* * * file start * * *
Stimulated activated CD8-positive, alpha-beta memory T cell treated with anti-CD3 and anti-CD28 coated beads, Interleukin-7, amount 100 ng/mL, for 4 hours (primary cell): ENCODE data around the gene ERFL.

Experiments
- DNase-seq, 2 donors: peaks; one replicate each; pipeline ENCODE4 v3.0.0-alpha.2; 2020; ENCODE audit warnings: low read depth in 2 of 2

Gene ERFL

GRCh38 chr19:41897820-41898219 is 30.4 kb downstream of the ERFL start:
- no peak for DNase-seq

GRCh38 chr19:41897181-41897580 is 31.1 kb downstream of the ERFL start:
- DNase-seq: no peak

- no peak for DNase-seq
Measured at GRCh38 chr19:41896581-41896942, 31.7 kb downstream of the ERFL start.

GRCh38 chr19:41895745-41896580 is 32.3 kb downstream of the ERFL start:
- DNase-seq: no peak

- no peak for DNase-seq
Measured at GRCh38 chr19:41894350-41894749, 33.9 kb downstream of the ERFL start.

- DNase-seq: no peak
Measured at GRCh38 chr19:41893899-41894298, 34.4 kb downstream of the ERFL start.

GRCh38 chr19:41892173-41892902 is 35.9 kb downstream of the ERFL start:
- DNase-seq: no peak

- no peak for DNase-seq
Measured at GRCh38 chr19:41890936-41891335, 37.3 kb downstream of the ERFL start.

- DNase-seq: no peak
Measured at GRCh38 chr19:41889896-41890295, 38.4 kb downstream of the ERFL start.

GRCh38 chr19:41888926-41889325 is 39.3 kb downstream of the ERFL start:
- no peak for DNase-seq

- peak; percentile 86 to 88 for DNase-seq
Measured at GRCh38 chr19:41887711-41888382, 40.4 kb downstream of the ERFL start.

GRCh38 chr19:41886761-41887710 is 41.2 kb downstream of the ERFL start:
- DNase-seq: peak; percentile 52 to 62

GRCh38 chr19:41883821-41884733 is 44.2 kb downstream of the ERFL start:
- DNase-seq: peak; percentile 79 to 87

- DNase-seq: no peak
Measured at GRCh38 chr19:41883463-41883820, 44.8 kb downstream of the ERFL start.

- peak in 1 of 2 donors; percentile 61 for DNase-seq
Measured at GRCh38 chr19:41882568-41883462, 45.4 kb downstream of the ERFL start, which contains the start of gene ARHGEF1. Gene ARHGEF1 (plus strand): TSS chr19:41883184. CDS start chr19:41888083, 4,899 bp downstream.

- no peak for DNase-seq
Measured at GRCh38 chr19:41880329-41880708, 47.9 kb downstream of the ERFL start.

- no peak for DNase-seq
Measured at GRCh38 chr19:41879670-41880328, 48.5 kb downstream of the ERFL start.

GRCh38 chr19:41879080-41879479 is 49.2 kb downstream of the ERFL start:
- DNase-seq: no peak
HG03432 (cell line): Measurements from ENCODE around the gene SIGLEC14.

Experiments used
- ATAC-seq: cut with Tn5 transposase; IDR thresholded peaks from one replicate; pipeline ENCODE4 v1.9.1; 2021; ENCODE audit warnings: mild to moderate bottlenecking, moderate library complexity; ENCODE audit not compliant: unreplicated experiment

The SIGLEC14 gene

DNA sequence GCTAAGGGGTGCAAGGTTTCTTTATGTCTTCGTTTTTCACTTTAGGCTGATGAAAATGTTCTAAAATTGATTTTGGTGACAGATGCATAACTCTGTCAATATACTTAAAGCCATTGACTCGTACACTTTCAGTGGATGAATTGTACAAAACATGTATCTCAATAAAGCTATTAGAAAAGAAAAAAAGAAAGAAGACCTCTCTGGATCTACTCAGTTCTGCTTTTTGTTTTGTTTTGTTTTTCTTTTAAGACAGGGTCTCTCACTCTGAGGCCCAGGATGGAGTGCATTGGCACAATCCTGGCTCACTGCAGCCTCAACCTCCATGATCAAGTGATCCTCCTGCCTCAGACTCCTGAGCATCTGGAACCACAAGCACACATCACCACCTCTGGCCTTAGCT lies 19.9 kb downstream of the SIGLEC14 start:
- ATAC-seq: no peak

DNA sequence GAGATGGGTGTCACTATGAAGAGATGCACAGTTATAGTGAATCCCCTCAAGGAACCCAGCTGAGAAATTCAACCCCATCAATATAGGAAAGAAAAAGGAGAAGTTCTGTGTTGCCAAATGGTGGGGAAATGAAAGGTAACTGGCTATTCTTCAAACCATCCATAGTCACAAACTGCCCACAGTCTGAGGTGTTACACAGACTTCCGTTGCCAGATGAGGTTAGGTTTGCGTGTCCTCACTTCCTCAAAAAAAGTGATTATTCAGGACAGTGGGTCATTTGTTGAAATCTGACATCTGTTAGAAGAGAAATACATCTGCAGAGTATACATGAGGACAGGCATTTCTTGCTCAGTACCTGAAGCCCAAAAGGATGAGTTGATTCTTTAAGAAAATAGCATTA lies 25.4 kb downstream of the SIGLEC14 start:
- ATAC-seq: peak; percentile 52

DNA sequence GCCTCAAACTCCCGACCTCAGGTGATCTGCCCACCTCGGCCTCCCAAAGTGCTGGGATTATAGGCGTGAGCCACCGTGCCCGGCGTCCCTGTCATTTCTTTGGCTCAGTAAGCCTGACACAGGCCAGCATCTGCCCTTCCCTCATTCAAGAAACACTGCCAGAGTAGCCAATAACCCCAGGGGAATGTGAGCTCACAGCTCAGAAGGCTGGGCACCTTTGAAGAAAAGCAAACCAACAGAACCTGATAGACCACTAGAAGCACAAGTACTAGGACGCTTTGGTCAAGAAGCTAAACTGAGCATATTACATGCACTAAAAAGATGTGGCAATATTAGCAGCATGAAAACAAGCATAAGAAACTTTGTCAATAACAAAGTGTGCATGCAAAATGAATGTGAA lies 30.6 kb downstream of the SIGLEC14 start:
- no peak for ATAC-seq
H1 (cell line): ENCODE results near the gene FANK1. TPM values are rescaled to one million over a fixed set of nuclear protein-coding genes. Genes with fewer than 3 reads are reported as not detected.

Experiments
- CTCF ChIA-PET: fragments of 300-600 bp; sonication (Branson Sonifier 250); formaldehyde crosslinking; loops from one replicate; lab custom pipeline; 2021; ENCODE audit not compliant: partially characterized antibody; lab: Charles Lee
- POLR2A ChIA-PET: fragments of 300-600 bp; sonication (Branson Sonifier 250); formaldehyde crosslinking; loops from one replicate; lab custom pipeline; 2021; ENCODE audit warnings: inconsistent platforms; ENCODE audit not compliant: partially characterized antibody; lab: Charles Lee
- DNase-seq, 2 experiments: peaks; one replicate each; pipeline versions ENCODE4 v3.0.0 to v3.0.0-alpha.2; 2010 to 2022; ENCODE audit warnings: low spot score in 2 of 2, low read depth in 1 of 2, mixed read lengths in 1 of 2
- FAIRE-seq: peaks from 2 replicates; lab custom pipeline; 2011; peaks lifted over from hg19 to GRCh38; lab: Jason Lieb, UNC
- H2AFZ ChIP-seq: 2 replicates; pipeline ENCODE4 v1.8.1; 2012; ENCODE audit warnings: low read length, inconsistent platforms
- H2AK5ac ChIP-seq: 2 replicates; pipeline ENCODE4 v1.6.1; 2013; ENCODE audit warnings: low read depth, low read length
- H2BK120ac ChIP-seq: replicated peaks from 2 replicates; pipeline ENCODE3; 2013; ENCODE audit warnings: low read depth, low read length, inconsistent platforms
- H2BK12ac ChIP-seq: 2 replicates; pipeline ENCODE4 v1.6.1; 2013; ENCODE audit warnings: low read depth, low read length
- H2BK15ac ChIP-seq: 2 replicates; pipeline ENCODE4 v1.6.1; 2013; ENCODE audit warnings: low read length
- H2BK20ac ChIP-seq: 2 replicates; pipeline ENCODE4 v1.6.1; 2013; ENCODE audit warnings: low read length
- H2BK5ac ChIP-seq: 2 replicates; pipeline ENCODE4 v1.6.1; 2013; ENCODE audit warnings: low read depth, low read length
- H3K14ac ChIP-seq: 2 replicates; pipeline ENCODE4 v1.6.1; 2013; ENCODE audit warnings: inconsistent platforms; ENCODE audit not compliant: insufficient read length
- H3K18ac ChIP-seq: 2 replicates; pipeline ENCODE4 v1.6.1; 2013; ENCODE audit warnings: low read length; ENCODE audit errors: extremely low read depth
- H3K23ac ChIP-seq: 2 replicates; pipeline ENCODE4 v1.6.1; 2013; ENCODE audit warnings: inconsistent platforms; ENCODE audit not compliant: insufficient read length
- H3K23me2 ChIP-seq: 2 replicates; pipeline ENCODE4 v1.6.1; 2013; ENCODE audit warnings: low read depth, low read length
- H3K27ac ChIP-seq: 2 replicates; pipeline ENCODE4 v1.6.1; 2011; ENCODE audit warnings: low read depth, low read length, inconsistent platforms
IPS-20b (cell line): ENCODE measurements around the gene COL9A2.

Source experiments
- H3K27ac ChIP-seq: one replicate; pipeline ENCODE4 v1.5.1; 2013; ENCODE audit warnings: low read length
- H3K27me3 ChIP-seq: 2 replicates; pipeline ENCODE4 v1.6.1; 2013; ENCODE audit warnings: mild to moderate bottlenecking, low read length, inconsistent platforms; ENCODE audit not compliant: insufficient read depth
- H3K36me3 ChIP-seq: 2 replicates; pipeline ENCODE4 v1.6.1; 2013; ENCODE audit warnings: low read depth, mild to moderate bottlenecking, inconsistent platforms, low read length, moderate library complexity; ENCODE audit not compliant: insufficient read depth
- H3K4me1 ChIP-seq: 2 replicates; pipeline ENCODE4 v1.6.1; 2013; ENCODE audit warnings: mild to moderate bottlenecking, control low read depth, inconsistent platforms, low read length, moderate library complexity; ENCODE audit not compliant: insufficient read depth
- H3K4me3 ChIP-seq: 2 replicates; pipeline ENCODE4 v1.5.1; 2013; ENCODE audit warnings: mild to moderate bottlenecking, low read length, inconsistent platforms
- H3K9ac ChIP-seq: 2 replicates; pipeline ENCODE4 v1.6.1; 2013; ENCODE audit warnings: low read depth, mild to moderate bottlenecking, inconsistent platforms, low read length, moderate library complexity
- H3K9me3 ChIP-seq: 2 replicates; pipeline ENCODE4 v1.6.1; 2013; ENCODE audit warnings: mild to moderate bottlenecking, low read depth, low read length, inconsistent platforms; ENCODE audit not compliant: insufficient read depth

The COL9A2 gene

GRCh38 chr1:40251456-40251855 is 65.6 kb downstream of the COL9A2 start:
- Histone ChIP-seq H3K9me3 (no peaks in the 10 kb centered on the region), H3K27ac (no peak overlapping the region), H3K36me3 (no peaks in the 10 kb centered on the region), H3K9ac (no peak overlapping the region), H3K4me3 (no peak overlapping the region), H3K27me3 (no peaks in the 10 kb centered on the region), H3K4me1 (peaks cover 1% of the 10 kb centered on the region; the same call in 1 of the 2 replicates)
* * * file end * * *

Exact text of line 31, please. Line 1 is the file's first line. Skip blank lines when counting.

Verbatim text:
- DNase-seq: no peak